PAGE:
Tip #4 – Have an exact hair trial, with the same stylist who will be doing it on your day. I had my hair trial done months before my wedding by a different stylist in the same salon and somehow I believed that the new stylist would understand the concept. It was pretty simple, with videos and pictures and faux hair too, but I guess, anything that can go wrong, will go wrong on a wedding day.
Tip #5 – Have someone, who is not emotionally invested, to take care of things like bridesmaids’ dresses, breakfast, lunch, salon, meeting and sleeping arrangements and to also take care of the parents (especially emotional mothers) among a host of other things.
Tip #6 – If you get an inkling, a hiccup, a skipped heartbeat, your first doubt, that your service provider is not what they are claiming to be, or will not provide what they are promising, LISTEN to it. Do not leave any space for doubt. Because as soon as you pick them, if they are by any standards like most Ugandan service providers I met, they will treat you as if they are doing you a favor, as they walk jauntily away with your millions.
Tip #7 – Remember to keep a balance, that elusive balance. It is your wedding day, but there is a marriage forthcoming, spend one on one time with your husband.
Tip #8 – Care about lighting. Do a setup trial.
Tip #9 – Create a detailed program for the wedding day and ensure that everyone who needs to know it, knows it. Also, make some time allowance for things to not go as planned.
Tip #10 – Be aware that even with all this done above, you might encounter some challenges.
Tip #11 – Surround yourself with people who love you and who are happy to be around. Your entourage is extremely important.
Tip #12 – Forget about pleasing people who are there to make sure that they are not pleased.
Tip #13 – Write your speech. Let it be true and honest. Remember to thank each and everyone who needs to thanked. Therefore, take time to prepare this speech, a month before the wedding and dust it up, two days before. Make very sure that it is accessible when you need it.
Tip #14 – You need a handkerchief. Those glaring lights and staring eyes will make your sweat glands work.
Tip #15 – Download all the music you need, put it on a flash drive and have your most dedicated friend stand over the DJ’s head like a hawk. Never trust the DJ to do his work unsupervised.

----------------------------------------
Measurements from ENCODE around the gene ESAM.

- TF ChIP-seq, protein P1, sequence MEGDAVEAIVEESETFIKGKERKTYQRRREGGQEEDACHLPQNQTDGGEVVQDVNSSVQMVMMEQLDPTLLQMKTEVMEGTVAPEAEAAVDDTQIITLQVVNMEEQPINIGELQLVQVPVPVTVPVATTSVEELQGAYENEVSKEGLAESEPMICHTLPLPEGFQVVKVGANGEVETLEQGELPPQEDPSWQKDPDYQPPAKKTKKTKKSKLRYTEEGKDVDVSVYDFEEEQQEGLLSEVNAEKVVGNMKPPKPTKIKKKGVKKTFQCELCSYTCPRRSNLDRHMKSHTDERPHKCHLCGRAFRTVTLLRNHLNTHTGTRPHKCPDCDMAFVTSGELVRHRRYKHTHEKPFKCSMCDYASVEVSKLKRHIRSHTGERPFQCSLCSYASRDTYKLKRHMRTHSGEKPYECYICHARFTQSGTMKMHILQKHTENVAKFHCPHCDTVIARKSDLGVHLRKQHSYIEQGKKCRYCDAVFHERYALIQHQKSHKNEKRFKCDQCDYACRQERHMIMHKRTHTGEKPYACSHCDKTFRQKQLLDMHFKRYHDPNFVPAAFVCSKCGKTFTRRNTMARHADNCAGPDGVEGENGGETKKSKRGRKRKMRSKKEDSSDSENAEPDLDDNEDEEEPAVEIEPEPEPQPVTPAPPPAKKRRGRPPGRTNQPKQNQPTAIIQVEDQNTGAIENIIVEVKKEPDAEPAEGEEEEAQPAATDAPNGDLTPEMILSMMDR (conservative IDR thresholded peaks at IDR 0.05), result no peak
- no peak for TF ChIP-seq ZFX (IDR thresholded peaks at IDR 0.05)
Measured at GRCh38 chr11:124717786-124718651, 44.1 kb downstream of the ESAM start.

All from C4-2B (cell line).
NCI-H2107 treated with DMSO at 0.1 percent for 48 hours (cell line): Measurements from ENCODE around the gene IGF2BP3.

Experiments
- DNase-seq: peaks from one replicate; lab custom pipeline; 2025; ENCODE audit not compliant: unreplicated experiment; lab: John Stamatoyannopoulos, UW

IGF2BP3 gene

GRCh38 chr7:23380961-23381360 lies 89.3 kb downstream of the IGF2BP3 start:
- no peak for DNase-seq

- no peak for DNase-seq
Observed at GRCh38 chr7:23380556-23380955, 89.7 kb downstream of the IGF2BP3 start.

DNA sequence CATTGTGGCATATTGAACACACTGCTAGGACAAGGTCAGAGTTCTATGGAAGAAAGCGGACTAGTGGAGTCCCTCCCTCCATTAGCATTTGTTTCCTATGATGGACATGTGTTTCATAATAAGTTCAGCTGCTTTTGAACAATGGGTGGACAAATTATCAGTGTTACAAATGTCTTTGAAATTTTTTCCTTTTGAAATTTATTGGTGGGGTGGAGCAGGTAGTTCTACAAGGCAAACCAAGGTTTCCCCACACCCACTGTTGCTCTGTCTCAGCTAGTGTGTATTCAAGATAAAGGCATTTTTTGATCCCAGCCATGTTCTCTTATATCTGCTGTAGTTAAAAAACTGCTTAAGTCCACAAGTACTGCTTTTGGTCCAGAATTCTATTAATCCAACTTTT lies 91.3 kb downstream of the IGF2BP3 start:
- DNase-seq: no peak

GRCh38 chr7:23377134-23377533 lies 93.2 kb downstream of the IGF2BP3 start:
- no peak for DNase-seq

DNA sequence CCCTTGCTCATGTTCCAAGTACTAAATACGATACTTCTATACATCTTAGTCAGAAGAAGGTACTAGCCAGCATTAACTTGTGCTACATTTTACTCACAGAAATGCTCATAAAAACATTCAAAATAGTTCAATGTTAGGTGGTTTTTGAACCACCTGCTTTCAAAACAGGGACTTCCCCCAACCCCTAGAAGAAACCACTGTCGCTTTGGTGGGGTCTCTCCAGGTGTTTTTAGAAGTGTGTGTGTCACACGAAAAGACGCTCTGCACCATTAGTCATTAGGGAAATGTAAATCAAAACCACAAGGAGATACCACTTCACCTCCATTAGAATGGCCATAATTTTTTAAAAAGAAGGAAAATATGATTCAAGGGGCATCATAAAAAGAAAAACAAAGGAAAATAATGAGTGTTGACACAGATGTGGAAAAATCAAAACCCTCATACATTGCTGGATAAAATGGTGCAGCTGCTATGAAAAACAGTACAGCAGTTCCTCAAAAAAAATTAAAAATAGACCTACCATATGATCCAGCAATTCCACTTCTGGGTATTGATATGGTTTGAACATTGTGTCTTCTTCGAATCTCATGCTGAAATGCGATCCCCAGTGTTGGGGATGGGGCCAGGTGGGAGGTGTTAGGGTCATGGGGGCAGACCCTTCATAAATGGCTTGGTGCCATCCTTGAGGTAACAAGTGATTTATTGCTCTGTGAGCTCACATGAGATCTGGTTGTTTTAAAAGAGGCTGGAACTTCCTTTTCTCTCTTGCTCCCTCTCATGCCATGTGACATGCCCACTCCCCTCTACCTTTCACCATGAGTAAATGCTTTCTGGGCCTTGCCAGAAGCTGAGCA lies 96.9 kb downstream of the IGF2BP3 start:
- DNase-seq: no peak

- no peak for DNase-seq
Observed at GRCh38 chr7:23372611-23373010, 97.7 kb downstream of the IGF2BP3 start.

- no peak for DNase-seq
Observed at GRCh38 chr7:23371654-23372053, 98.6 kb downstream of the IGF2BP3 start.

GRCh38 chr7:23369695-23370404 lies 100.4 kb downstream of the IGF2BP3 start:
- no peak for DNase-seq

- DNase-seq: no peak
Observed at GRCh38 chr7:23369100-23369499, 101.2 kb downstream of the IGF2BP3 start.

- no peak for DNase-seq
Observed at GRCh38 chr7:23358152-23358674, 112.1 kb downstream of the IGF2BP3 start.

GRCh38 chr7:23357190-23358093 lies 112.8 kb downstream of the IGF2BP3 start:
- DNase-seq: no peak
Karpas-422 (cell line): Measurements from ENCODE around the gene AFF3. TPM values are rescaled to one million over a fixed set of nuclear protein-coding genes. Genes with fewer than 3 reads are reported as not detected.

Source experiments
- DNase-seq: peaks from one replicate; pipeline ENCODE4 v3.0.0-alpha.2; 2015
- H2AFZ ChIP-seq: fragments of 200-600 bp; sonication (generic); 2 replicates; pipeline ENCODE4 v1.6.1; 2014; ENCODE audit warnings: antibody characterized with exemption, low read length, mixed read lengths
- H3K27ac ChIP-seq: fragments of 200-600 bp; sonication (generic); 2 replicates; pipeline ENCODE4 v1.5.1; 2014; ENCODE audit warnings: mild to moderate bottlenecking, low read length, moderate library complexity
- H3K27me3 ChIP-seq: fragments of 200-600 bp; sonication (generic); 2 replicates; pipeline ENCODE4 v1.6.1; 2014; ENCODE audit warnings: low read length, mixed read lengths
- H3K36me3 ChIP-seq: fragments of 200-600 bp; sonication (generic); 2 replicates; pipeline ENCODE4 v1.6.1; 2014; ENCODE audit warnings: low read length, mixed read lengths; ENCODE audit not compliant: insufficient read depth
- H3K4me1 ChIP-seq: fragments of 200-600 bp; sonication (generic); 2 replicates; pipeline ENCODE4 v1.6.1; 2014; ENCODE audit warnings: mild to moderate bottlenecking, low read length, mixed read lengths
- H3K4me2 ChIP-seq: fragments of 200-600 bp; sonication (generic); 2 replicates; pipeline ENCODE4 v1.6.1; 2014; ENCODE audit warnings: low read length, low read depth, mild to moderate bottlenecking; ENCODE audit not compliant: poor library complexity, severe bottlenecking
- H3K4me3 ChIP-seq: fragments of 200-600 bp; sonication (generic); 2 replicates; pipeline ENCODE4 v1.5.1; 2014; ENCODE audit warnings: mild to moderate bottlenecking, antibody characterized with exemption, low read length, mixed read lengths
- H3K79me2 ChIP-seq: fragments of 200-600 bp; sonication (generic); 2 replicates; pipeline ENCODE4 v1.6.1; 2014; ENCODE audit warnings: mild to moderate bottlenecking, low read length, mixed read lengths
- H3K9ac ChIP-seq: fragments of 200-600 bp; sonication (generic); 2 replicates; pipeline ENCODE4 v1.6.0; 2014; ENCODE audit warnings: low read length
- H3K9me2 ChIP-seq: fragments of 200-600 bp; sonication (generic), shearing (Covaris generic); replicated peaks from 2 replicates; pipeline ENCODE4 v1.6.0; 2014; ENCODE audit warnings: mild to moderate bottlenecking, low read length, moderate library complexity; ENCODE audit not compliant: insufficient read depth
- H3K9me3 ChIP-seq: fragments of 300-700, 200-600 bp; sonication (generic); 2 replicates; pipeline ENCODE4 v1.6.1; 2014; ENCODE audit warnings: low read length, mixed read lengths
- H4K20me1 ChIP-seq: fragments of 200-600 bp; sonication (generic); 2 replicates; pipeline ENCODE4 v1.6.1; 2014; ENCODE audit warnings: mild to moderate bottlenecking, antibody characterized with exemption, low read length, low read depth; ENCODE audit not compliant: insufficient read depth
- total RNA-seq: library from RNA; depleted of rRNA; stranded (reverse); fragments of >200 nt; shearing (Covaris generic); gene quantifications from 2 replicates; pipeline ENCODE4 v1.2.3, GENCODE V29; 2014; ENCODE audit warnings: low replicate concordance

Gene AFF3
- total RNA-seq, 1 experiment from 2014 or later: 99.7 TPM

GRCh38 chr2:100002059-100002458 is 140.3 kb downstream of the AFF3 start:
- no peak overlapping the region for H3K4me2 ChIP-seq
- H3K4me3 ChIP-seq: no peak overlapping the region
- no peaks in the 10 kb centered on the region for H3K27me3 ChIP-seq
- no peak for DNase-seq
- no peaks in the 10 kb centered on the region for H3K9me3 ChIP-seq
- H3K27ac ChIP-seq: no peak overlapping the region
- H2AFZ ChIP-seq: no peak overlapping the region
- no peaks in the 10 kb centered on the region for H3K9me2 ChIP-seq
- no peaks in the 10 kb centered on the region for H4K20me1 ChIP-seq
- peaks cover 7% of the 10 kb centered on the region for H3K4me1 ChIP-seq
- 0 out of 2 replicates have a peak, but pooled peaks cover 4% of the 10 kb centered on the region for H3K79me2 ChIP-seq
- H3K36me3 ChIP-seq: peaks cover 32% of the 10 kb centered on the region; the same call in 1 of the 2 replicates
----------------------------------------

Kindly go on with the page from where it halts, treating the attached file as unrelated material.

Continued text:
Tip #16 – Have a team of super-talented and more importantly supportive, dedicated sisters like mine. One of my sisters, B, even though she was totally swamped and stretched thin by the end of my wedding, she was the God-sent ever present support and help I needed. She was there everywhere and whenever I needed her to be. She was a chief organizer, chief planner and at the same time committed assistant. She was the one person who would take the unspoken SOSs and hushed instructions for whenever I needed something done, whether I knew i needed it or not. I was watching a motivational video by T.D Jakes and he said: ‘Nothing just happens. Nothing just happens.’
Sometimes you are in a new place and a stranger smiles at you. Sometimes everything seems to go wrong and then it goes right. Sometimes, just when you need a friend, you have one. Sometimes things don’t go perfectly on your wedding, to remind you to focus on the more important things.
Tip #17 – Have faith. It had been a rainy season for the past two months, and we (the groom and the bride who chose to believe in what we believed in) decided not to have a tent. It was thundering on the day before the wedding. In spite of everyone’s well-deserved fears, we still did not get an emergency tent. It did not rain.
Furthermore, a few days to the wedding and even after, God provided everything that we needed and gave us left overs too as He had promised.
Tip #18 – Be grateful to be alive, to experience your wedding to the man you love, to have your closest and dearest family, in good health and happiness to witness your union is the best wedding present you can ever be gifted with. That to me was the biggest reason to be happy. Thank you so much God.